|Publication number||US5930113 A|
|Application number||US 08/657,200|
|Publication date||Jul 27, 1999|
|Filing date||Jun 3, 1996|
|Priority date||Jun 3, 1996|
|Also published as||WO1997047168A1|
|Publication number||08657200, 657200, US 5930113 A, US 5930113A, US-A-5930113, US5930113 A, US5930113A|
|Inventors||Andrew F. McCann|
|Original Assignee||Scientific-Atlanta, Inc.|
|Export Citation||BiBTeX, EndNote, RefMan|
|Patent Citations (9), Referenced by (45), Classifications (6), Legal Events (5)|
|External Links: USPTO, USPTO Assignment, Espacenet|
The invention generally relates to a housing for electronic components which includes internal fins for dissipating heat generated by the components. More particularly, the present invention is directed to a housing including a housing body and a housing cover having internal fins for volumetric cooling of a volume within the housing.
Conventional housings for elements such as cable television transmission circuitry are designed to handle temperatures up to 50 degrees Celsius. Most conventional housings have only external fins located on an exterior portion of a cast aluminum housing structure to dissipate heat generated by the electronic components housed therein. This has proven effective to cool components directly mounted on the inside surface of the housing, wherein the heat they generate radiates through the cast aluminum and out to the external environment. However, not all parts can be mounted directly to the housing, such as AC bypass coils. These parts dissipate their heat to the surrounding air inside the housing. Thus, the temperature of the air becomes substantially higher than the outside air temperature. High temperatures inside the housing can damage heat sensitive components such as fiber optic components.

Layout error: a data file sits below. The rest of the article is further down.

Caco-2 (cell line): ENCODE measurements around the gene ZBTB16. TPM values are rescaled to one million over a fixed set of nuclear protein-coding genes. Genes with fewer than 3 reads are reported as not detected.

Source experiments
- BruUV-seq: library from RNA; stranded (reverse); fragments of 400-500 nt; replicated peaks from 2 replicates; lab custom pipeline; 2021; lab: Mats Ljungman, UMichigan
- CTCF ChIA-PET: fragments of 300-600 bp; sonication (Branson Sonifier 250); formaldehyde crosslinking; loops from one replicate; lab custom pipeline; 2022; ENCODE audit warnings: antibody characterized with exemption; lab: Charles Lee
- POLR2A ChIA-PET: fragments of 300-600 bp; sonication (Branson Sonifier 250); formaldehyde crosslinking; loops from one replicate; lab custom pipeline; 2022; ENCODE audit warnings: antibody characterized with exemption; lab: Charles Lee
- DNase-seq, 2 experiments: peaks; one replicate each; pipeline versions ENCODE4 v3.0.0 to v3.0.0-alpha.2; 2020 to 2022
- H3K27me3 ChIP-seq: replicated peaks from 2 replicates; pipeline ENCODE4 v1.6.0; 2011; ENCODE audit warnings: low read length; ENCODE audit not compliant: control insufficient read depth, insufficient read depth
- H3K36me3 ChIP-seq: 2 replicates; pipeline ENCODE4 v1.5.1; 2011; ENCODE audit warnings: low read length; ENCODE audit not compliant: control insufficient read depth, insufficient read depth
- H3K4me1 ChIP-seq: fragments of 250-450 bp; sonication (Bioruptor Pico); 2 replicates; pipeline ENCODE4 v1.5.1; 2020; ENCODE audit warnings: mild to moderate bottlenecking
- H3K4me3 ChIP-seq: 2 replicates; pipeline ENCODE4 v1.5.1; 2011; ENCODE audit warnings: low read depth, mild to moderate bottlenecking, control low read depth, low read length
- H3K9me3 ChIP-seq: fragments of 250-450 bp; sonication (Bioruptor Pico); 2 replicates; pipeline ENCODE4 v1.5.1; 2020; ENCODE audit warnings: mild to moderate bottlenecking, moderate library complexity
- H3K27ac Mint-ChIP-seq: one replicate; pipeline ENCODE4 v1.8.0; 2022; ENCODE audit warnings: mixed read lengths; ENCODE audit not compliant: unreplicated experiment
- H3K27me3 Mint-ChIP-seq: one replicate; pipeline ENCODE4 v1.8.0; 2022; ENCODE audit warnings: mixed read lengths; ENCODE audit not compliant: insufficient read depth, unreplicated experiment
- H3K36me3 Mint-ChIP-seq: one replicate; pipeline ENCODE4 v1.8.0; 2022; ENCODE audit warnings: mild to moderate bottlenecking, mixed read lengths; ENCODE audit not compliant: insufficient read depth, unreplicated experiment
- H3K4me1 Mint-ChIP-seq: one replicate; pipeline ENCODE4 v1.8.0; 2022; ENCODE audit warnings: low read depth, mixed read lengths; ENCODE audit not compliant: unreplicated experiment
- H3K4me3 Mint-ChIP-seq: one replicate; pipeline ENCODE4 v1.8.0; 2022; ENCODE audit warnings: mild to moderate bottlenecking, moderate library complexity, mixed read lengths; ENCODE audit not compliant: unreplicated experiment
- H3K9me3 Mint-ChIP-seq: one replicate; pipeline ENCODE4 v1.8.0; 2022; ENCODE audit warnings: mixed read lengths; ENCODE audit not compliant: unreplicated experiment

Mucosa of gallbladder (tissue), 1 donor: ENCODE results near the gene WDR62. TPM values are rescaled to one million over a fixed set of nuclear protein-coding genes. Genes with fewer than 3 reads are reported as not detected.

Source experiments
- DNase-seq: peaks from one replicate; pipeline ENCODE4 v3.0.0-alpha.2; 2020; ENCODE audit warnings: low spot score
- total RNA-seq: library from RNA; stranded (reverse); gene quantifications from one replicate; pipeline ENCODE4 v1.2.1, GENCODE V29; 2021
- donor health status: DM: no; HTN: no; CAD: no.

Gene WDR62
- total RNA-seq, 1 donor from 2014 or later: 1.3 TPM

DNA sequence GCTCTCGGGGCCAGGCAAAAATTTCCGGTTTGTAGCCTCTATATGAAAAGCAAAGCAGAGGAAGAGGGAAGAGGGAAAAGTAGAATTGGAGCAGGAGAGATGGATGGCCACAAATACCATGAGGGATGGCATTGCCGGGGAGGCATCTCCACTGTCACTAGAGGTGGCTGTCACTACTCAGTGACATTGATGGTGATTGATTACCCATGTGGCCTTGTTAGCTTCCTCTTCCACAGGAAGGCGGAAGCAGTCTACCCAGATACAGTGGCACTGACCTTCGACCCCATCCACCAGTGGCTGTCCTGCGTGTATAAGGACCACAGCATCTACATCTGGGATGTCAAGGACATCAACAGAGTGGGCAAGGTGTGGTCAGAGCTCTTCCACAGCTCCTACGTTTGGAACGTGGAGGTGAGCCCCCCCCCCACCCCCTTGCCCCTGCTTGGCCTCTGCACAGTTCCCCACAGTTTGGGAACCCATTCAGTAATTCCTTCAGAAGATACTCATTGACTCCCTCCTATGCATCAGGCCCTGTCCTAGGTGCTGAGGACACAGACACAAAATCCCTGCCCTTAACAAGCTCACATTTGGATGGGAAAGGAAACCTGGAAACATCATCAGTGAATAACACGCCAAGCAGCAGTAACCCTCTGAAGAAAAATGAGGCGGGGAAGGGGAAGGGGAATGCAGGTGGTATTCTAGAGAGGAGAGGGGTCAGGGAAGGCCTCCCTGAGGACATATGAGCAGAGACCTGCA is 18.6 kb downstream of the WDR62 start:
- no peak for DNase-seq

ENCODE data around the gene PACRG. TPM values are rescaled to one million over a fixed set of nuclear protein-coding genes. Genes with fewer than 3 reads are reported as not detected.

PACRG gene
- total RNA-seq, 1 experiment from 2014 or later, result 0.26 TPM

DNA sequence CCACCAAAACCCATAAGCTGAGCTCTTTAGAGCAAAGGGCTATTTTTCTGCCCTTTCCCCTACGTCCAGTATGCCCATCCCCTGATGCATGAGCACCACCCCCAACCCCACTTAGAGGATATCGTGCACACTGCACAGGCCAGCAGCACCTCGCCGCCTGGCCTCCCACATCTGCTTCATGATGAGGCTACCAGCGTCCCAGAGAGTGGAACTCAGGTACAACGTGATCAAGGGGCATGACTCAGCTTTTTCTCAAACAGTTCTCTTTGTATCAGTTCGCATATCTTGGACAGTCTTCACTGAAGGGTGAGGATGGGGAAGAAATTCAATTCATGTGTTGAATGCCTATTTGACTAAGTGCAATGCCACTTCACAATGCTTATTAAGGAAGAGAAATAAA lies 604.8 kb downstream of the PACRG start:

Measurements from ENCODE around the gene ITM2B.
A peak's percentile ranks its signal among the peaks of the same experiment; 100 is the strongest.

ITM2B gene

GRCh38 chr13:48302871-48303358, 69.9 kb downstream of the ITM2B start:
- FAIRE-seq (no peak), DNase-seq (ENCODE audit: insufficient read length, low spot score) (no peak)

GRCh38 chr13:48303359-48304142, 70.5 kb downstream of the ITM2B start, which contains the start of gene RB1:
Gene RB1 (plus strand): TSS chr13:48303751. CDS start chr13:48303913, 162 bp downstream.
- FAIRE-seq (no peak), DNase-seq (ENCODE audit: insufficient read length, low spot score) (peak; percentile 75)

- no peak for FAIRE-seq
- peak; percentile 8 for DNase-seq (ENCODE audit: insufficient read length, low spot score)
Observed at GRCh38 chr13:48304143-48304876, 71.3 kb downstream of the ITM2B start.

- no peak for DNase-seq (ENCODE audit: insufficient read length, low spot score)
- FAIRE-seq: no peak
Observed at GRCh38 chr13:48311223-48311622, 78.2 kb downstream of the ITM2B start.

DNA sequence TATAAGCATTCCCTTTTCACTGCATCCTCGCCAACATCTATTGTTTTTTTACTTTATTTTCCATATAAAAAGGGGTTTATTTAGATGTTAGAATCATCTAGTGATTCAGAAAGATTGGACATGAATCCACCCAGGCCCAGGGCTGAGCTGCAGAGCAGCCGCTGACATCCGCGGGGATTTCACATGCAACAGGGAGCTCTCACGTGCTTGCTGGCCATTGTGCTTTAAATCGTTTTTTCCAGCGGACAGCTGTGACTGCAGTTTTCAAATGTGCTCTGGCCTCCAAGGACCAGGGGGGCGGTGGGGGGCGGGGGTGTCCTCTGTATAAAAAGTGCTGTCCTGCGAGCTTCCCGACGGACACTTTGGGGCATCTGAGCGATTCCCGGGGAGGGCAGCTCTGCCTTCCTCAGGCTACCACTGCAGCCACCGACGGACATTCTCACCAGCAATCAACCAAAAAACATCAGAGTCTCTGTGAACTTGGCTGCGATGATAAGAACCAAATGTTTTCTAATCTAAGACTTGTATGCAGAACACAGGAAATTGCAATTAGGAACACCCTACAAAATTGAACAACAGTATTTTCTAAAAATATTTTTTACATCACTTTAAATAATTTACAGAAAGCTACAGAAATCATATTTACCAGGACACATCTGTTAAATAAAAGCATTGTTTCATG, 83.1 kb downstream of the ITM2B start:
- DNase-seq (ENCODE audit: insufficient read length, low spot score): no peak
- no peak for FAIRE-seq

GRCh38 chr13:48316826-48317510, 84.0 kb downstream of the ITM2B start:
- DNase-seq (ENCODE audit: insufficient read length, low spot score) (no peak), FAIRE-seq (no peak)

Thus, a problem exists in that heat builds up in the sealed, moisture proof, airtight housings, which may be underground, mounted above ground on walls, poles or pedestals, or strand-mounted, suspended from an overhead cable. Accordingly, there is a need to develop a more efficient cooling method, to conduct heat from inside the housing to the outside environment, where it can be dissipated. Fans have been implemented inside the housing to cool the environment. However, fans take up space in the housing and require power. Further, fans generate heat which also must be accounted for inside the housing.
U.S. Pat. No. 5,267,122 to Glover et al. discloses a technique for conducting heat to the outside environment. In particular, Glover et al. provides internal fins each protruding from the housing into its hollow interior, adjacent to printed circuit cards to promote heat dissipation from the cards via the internal fins to the exterior walls of the housing for cooling by external cooling fins exposed to the outside environment. Adjacent fins are dedicated to a particular circuit board inserted therebetween and consequently only assist in cooling the dedicated circuit board therebetween. The heat generated by circuit boards and electronic components can vary significantly from component to component. Thus, it is inefficient to dedicate only two internal fins to cooling a particular circuit board.